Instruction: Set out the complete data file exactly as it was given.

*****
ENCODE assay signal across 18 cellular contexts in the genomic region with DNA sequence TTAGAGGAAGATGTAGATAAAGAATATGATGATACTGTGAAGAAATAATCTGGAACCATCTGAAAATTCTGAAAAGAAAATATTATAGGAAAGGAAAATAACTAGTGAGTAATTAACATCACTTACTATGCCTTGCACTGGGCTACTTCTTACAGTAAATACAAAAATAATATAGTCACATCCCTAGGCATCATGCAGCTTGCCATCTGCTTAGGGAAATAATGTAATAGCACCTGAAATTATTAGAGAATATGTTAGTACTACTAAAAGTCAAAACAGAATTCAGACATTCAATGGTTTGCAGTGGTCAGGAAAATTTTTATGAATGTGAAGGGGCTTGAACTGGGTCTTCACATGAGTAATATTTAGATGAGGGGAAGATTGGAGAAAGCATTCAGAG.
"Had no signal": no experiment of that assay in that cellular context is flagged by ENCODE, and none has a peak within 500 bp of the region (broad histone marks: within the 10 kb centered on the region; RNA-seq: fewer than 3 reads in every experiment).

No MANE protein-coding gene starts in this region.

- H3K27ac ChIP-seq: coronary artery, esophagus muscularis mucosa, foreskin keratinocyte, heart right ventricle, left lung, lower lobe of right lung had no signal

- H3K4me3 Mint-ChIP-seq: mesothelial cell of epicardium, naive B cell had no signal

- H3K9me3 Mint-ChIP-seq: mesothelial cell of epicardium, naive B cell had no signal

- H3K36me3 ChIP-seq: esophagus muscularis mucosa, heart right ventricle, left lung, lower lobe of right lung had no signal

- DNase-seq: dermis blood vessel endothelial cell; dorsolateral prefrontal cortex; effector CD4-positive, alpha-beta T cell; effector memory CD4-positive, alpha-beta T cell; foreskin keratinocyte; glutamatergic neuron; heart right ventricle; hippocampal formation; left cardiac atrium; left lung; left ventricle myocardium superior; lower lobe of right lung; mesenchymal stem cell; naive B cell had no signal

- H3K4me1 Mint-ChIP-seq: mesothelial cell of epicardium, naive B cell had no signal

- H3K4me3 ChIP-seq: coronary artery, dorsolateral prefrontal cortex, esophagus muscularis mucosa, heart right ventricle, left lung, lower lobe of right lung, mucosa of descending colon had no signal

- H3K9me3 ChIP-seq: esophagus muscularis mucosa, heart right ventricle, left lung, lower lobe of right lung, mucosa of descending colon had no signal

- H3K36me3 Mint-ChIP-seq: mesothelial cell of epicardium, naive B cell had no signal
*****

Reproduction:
ENCODE assay signal across 18 cellular contexts in the genomic region with DNA sequence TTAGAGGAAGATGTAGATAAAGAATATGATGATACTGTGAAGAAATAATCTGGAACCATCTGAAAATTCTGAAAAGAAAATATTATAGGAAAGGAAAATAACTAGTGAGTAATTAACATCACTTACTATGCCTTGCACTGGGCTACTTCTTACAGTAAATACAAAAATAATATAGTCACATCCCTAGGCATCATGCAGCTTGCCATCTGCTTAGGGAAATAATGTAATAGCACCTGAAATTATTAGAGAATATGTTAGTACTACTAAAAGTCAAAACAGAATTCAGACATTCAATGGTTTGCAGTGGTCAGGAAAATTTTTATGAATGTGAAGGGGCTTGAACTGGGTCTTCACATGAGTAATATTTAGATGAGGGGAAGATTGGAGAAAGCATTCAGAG.
"Had no signal": no experiment of that assay in that cellular context is flagged by ENCODE, and none has a peak within 500 bp of the region (broad histone marks: within the 10 kb centered on the region; RNA-seq: fewer than 3 reads in every experiment).

No MANE protein-coding gene starts in this region.

- H3K27ac ChIP-seq: coronary artery, esophagus muscularis mucosa, foreskin keratinocyte, heart right ventricle, left lung, lower lobe of right lung had no signal

- H3K4me3 Mint-ChIP-seq: mesothelial cell of epicardium, naive B cell had no signal

- H3K9me3 Mint-ChIP-seq: mesothelial cell of epicardium, naive B cell had no signal

- H3K36me3 ChIP-seq: esophagus muscularis mucosa, heart right ventricle, left lung, lower lobe of right lung had no signal

- DNase-seq: dermis blood vessel endothelial cell; dorsolateral prefrontal cortex; effector CD4-positive, alpha-beta T cell; effector memory CD4-positive, alpha-beta T cell; foreskin keratinocyte; glutamatergic neuron; heart right ventricle; hippocampal formation; left cardiac atrium; left lung; left ventricle myocardium superior; lower lobe of right lung; mesenchymal stem cell; naive B cell had no signal

- H3K4me1 Mint-ChIP-seq: mesothelial cell of epicardium, naive B cell had no signal

- H3K4me3 ChIP-seq: coronary artery, dorsolateral prefrontal cortex, esophagus muscularis mucosa, heart right ventricle, left lung, lower lobe of right lung, mucosa of descending colon had no signal

- H3K9me3 ChIP-seq: esophagus muscularis mucosa, heart right ventricle, left lung, lower lobe of right lung, mucosa of descending colon had no signal

- H3K36me3 Mint-ChIP-seq: mesothelial cell of epicardium, naive B cell had no signal